I picked Elijah Craig 12-year because for me it has replaced Weller 12 and Elmer T. Lee as an inexpensive restaurant pour or a casual pour at home.  It has a great nose, balanced flavors of caramel, oak and light fruit, and a nice finish.  I wish that I could have selected a Barrel Proof version of Elijah Craig to bring with me to the Island, but at the standard 94 proof and usually about $28.00, this is one of the best buys in Bourbon.

The Four Roses Single Barrel was also a no-brainer.  I looked for room in my budget for Four Roses Small Batch or even Four Roses Yellow Label, which is one of the best price performers on the market, and I’ve never found it to be batchy or inconsistent.  Still, Four Roses Single Barrel with its standard OBSV recipe (containing a whopping 35% rye) and 100 proof will keep me happy on the island.  I was extremely tempted to bring a private barrel bottle of OBSK or OESK plus two bottles of Yellow Label to the island, but I decided to go for variety.

Old Grand-Dad is one of my favorite inexpensive Bottled in Bond Bourbons.  It uses Beam’s high-rye mash bill (27% rye), but it’s very different from the Four Roses Single Barrel.  It is robust for its age and balances spice with brown sugar, butterscotch and a hint of orange citrus.  I might have substituted Very Old Barton Bottled in Bond for Old Grand-Dad, but I’m still not over the age statement removal and the misleading numeral 6 that remains on the neck of the bottle.  I was also tempted to use Four Roses Yellow Label as my last pick, but I went for variety and proof.

Now I just need to find an island with the right barware, an ice-maker, a relaxing hammock strung between palm trees, and cruise-ship rescue after about two weeks.

Thanks to Bill at Modern Thirst for organizing “If I had a Benjamin” and for inviting me.  I also want to give a special thanks to Eric W. at Springhurst Liquor Barn for his help and for humoring me as I paced around the Bourbon section with my calculator and camera.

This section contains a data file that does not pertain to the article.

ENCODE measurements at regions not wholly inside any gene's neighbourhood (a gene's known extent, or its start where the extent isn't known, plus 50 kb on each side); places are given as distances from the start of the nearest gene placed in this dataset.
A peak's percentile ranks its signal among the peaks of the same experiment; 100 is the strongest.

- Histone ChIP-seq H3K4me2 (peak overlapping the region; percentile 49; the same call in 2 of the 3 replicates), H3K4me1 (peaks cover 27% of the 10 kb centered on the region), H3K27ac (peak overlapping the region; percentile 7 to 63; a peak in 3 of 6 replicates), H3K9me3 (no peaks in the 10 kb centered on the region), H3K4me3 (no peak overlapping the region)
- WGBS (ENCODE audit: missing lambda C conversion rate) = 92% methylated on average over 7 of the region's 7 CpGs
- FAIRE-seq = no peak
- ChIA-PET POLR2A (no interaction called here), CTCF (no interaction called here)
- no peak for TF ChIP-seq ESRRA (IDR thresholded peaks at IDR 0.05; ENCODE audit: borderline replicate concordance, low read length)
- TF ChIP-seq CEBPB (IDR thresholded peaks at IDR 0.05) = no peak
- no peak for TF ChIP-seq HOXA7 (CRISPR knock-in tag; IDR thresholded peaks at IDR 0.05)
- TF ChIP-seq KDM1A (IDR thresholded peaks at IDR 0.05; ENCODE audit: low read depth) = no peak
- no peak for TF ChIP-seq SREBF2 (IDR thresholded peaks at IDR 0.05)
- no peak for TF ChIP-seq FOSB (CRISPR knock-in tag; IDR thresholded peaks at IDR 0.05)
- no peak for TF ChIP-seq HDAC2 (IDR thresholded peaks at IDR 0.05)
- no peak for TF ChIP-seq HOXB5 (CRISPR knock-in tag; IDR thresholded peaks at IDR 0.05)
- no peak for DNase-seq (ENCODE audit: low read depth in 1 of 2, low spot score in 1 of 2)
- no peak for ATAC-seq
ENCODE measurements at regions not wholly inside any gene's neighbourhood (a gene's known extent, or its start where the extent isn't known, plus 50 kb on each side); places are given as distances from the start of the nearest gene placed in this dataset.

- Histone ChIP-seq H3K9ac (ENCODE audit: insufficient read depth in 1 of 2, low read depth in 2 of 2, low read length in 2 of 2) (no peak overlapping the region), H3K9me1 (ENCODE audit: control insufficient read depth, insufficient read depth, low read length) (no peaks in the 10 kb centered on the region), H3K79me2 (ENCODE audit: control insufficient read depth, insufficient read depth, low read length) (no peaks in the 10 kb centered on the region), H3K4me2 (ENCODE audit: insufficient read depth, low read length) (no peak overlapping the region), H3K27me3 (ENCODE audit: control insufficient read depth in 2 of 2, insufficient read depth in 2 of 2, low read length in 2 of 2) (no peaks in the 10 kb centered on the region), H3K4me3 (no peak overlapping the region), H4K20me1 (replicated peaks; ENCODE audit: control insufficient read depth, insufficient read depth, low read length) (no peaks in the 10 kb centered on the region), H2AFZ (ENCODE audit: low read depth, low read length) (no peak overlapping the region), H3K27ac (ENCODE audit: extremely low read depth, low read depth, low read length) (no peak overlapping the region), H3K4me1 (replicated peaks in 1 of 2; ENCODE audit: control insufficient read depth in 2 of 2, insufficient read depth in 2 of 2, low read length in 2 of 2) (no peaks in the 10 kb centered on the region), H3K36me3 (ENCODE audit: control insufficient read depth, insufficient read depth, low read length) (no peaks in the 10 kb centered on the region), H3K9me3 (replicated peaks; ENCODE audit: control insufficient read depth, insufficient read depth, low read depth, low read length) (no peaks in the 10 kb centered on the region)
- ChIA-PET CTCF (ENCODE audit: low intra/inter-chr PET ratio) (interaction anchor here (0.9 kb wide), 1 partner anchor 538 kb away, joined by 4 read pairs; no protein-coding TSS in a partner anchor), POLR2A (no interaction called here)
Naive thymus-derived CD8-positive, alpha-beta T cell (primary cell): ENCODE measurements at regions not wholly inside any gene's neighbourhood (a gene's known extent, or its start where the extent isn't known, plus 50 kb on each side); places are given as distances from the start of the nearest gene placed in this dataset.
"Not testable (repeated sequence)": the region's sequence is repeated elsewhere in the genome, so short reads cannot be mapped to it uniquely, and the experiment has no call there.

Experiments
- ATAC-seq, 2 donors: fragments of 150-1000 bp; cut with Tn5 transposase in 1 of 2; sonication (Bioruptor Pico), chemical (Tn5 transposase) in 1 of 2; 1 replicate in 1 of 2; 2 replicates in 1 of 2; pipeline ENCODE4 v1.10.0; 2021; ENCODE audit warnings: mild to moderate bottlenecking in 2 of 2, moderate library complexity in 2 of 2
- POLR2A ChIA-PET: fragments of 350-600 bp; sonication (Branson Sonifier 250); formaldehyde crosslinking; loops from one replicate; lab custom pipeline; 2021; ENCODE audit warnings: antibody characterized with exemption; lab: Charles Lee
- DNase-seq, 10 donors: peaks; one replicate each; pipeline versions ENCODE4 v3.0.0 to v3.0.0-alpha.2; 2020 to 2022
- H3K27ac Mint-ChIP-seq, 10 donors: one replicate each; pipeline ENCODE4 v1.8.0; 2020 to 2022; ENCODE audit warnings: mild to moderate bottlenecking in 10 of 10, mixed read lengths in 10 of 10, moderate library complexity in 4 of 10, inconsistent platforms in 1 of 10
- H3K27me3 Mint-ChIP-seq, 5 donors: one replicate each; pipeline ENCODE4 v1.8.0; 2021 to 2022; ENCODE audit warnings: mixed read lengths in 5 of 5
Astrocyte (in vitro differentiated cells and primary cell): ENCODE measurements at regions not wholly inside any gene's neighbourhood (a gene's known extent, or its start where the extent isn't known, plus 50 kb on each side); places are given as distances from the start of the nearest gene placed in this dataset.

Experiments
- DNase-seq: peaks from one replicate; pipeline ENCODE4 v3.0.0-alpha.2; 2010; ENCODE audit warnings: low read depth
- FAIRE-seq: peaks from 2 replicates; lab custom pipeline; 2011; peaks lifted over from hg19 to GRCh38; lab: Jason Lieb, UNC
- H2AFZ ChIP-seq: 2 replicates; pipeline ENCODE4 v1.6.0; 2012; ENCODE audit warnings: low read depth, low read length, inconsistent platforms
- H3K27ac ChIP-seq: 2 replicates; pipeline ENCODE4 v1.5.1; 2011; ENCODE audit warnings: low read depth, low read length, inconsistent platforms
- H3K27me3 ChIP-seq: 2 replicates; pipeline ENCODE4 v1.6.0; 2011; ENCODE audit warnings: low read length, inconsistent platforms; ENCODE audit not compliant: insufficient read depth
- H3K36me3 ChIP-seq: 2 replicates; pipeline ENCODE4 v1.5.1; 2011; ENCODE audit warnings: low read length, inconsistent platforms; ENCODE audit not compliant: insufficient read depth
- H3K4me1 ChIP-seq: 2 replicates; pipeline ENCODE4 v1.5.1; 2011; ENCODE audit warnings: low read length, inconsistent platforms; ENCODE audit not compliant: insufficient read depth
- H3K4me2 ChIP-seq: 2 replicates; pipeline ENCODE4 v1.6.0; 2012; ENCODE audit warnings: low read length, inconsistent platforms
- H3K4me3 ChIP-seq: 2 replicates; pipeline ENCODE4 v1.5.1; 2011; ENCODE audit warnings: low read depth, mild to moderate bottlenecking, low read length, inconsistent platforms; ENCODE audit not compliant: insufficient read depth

Finally, here are links to the complete list of participating bloggers; be sure to check out their selections too:



Cheers!

4 comments:

  1. Nice bourbon daydream. Might've gone FR Small Batch and Old Grand Dad 114 myself, but wouldn't complain with the list, as is.

    ReplyDelete
    Replies
    1. That would have been a great combo and would still hit the $100 target! That goes to show that there are a lot of ways to get plenty of good Bourbon for $100.

      Delete
  2. well, adjusting for a) me not being in the US, so the last two are not available, but they would make my list. I would only change the craig for eagle rare. FRSB is quickly becoming my fave.

    on a side note, is it hard to get in your part of the world? suddenly, after only being available for about 3 months, it is gone here in AB, Canada. I hit 6 liquor stores, and found one bottle. and the three that I know had it, all "had it ordered"

    bah
    Rick

    ReplyDelete
    Replies
    1. Thanks Rick ... that's a shame that Weller Special Reserve and Old Grand-Dad BIB don't make it to you. It's hard to find better Bourbon under $20. Eagle Rare was definitely a contender, making it to the top 10 in my deliberations. As for Four Roses Single Barrel, we still have plenty here. The problem is that last year I could find it on sale for $26.99, and now regular price is up to $38 at some stores. Buy it when you can, my friend.

      Delete